Immigration Service review: doing it right

By moving to set up a thorough, independent enquiry, the Government (a.k.a. Helen Clark) has recognised the seriousness of the corruption revealed at the Immigration Service.

It probably helped that she was very angry, too. She does not like being caught unawares, and her anger yesterday was palpable. “It’s fair to say the confidence of the Cabinet has been somewhat shattered” was the least of it.

It is great to see a quick (as these things go) response. Best of all, this will be a truly independent enquiry, and will therefore go a long way to restoring our bruised confidence in the integrity of our public service.

For one thing, Auditor-General Kevin Brady is nobody’s poodle. He’s the one whose criticism of various parties’ use of public money at the last election caused so much consternation in 2006, not least on the Ninth Floor. At the time the Herald editorialised that, “few public officials have performed their duties more bravely and honourably than … Kevin Brady.”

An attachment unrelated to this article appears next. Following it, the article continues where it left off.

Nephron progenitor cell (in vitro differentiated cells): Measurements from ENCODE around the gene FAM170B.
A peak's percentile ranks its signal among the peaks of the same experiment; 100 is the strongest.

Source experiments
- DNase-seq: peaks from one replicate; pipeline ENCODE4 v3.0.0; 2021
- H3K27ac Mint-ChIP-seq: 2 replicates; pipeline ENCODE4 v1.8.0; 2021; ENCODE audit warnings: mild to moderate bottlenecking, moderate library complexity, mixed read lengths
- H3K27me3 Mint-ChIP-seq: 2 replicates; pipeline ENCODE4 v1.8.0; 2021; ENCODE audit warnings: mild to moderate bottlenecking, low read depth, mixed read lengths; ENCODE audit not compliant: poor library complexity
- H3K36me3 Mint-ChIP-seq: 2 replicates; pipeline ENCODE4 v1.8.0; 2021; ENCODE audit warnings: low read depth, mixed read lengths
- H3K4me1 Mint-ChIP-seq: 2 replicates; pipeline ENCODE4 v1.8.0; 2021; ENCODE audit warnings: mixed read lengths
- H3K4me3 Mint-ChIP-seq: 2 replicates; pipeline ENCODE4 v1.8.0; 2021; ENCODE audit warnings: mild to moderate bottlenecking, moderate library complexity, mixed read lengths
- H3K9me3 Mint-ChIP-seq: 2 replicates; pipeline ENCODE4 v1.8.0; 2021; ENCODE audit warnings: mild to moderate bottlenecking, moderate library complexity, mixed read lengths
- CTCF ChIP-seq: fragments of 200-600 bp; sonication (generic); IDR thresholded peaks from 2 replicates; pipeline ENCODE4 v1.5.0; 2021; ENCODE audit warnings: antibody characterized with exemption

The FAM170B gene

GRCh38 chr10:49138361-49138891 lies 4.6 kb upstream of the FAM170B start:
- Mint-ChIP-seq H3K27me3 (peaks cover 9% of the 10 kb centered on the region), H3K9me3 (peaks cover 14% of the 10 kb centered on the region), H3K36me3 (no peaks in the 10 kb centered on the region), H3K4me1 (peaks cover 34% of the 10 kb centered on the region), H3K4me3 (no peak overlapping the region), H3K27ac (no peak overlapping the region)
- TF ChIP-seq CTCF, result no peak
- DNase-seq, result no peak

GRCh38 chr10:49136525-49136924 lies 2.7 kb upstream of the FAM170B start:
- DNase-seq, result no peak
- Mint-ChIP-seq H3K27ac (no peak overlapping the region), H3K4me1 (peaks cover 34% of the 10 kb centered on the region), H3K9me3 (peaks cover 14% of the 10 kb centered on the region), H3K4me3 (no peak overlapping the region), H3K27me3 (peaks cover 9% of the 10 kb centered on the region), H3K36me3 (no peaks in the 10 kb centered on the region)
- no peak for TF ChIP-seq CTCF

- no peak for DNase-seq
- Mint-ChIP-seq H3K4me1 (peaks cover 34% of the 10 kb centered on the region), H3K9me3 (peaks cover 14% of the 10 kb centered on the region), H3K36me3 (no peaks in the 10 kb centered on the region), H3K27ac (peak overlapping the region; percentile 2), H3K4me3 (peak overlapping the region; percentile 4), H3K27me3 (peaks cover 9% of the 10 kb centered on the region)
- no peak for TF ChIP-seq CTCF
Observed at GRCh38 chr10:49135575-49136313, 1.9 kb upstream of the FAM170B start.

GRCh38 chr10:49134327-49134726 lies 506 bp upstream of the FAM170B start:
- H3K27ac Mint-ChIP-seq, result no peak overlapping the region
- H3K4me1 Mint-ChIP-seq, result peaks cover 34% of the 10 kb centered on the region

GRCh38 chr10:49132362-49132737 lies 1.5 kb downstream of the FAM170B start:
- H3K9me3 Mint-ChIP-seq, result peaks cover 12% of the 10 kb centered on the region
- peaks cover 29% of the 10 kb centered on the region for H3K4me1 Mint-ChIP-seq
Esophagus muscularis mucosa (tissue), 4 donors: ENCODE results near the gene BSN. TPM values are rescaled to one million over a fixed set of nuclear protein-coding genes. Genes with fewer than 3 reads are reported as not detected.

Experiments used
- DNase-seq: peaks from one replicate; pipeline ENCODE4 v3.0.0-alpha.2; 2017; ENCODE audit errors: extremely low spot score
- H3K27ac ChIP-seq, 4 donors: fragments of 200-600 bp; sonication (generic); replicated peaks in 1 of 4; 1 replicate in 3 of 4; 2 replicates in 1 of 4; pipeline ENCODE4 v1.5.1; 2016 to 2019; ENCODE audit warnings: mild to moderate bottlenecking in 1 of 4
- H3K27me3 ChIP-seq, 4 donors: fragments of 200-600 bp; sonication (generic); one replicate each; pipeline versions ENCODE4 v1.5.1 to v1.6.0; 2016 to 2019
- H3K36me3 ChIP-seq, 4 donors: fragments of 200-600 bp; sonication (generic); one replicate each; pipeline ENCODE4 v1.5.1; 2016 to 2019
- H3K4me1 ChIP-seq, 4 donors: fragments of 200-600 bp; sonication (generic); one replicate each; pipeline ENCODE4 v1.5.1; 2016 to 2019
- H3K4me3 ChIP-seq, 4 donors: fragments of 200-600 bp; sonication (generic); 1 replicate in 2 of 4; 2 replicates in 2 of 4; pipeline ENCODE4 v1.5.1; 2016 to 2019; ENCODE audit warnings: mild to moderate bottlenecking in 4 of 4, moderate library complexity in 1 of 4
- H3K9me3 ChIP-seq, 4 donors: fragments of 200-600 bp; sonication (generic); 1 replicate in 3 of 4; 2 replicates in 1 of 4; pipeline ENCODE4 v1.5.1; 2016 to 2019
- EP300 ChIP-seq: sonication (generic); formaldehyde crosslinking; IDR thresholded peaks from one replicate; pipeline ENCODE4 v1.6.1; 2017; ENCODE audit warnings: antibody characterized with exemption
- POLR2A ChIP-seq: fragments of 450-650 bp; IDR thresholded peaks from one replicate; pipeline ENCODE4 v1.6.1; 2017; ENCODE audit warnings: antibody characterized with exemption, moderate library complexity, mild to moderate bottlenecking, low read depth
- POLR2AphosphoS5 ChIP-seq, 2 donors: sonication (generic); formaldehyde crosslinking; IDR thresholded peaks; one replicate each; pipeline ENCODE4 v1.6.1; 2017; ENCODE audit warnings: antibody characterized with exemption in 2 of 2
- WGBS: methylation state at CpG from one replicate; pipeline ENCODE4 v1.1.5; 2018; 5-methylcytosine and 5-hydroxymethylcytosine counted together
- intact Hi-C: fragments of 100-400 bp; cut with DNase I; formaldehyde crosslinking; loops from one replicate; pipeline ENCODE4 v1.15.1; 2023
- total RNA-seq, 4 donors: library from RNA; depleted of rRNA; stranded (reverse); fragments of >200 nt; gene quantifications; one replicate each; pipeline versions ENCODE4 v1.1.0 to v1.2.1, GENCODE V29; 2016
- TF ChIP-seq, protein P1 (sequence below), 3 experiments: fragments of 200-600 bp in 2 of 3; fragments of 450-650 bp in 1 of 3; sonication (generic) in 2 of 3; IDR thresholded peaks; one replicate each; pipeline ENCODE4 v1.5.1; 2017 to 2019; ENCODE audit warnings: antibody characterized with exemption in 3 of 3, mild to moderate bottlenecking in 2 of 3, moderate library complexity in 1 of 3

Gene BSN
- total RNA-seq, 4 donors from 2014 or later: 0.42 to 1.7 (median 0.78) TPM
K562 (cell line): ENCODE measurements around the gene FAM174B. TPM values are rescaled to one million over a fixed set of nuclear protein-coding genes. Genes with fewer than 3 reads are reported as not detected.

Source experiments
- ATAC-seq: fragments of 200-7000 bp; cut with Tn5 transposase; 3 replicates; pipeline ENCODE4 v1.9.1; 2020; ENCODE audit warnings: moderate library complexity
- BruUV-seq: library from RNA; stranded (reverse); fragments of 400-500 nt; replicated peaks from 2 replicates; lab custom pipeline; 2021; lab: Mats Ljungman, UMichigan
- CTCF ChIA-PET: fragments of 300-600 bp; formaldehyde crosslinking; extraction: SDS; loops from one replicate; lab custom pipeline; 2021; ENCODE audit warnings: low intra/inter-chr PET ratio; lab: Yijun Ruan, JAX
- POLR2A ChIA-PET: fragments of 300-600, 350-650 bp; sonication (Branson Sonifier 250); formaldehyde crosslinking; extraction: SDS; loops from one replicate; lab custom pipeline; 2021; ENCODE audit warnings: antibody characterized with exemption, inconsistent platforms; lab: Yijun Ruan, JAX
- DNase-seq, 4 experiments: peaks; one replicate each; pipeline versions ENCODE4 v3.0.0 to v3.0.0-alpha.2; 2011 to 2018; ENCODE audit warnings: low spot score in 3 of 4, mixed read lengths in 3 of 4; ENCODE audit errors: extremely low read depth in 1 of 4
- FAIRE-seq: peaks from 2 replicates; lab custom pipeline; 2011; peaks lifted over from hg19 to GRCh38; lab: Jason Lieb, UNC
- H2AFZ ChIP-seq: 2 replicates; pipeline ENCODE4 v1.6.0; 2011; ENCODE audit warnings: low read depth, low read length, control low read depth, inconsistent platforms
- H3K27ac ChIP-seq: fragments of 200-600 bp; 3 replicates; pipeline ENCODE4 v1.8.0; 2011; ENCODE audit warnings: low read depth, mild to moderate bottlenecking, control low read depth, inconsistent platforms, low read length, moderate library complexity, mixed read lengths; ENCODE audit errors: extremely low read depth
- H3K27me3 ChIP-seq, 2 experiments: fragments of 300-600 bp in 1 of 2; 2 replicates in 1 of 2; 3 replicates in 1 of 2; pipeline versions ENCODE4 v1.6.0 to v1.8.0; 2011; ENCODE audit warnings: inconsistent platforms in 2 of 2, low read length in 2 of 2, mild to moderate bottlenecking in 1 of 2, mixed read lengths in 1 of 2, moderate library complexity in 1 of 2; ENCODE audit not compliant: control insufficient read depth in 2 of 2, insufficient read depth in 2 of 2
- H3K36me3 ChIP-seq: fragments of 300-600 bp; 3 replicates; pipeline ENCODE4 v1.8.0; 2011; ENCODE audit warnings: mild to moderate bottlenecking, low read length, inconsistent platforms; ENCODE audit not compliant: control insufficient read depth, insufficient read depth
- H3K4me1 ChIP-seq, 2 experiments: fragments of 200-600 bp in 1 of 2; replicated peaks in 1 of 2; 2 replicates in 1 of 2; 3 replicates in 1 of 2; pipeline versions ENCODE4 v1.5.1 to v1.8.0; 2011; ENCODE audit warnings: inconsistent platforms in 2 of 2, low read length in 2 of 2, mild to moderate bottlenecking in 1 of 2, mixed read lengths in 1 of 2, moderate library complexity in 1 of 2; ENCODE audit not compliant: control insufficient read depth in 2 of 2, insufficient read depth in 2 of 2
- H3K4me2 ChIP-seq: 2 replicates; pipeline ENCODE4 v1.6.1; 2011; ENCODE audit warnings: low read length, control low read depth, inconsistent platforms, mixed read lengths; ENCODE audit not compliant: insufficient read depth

Also, the Auditor General has the power “to require documents and information to be handed over, and for evidence to be given under oath”, as the Herald puts it.

Importantly, the Auditor General gets to set the terms of reference. This is especially welcome, as much doubt has been cast over various enquiries in recent years due to overly tight terms of reference. Perhaps we have turned a corner here.

[Footnote: Strangely, in view of the praise heaped on Brady just 17 months ago, the Herald barely mentioned these aspects of yesterday’s announcement. Maybe this doesn’t fit the story that the paper is trying to tell?]


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